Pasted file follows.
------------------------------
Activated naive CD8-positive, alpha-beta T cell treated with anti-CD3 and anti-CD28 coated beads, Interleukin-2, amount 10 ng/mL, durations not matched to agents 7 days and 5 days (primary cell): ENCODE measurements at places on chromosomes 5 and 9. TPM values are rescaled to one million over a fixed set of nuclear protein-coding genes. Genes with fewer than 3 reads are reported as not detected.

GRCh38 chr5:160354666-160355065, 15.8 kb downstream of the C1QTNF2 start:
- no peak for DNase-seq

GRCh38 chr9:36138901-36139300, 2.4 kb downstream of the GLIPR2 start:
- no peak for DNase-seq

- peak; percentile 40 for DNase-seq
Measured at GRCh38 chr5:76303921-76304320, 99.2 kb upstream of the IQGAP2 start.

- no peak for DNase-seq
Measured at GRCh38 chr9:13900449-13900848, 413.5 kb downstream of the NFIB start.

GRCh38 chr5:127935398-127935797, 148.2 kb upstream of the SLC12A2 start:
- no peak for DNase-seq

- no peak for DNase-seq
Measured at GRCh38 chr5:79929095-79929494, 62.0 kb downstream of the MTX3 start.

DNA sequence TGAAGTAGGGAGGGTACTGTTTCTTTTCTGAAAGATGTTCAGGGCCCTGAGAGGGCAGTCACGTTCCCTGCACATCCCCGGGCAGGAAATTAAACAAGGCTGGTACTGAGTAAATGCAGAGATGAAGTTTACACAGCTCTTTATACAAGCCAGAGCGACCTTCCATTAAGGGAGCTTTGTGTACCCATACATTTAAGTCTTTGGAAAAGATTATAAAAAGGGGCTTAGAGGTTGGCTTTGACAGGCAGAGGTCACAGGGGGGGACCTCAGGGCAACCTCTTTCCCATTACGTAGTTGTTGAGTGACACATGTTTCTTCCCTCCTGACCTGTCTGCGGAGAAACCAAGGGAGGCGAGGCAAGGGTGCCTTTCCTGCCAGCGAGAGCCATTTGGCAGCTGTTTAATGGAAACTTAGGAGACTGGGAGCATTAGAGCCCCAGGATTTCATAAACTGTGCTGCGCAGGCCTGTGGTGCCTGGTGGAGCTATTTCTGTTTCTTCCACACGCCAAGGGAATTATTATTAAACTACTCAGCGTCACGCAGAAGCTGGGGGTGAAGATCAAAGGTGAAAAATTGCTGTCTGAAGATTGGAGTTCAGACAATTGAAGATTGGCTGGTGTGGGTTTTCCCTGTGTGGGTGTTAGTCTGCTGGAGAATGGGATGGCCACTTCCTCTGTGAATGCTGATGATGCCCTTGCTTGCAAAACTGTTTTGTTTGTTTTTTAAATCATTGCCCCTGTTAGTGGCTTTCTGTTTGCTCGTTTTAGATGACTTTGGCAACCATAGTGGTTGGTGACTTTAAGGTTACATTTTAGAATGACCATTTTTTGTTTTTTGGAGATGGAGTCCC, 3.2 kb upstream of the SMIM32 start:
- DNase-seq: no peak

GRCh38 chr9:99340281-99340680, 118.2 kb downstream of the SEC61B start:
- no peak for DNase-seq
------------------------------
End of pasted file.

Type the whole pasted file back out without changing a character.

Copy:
Activated naive CD8-positive, alpha-beta T cell treated with anti-CD3 and anti-CD28 coated beads, Interleukin-2, amount 10 ng/mL, durations not matched to agents 7 days and 5 days (primary cell): ENCODE measurements at places on chromosomes 5 and 9. TPM values are rescaled to one million over a fixed set of nuclear protein-coding genes. Genes with fewer than 3 reads are reported as not detected.

GRCh38 chr5:160354666-160355065, 15.8 kb downstream of the C1QTNF2 start:
- no peak for DNase-seq

GRCh38 chr9:36138901-36139300, 2.4 kb downstream of the GLIPR2 start:
- no peak for DNase-seq

- peak; percentile 40 for DNase-seq
Measured at GRCh38 chr5:76303921-76304320, 99.2 kb upstream of the IQGAP2 start.

- no peak for DNase-seq
Measured at GRCh38 chr9:13900449-13900848, 413.5 kb downstream of the NFIB start.

GRCh38 chr5:127935398-127935797, 148.2 kb upstream of the SLC12A2 start:
- no peak for DNase-seq

- no peak for DNase-seq
Measured at GRCh38 chr5:79929095-79929494, 62.0 kb downstream of the MTX3 start.

DNA sequence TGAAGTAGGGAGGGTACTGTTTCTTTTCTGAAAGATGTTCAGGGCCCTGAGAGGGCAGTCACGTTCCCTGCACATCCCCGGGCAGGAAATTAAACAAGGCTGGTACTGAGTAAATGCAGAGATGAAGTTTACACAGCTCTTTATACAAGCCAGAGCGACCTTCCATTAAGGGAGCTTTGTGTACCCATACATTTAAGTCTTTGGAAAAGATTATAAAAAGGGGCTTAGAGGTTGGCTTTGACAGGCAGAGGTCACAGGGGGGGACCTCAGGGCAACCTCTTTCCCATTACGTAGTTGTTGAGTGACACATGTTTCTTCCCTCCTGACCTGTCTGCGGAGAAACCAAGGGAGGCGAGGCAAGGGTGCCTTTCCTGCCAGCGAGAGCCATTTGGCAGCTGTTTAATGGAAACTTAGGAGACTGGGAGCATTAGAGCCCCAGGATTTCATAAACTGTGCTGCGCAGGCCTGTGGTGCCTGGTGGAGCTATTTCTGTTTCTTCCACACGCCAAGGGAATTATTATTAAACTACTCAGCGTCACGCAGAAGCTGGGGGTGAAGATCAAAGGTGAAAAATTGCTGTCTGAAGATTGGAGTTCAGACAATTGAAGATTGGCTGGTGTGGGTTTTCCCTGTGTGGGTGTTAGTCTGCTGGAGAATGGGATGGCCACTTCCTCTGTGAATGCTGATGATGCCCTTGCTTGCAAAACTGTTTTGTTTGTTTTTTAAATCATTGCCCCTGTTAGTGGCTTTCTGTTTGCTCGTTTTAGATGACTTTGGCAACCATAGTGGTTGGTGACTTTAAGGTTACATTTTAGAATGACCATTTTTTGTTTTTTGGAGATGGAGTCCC, 3.2 kb upstream of the SMIM32 start:
- DNase-seq: no peak

GRCh38 chr9:99340281-99340680, 118.2 kb downstream of the SEC61B start:
- no peak for DNase-seq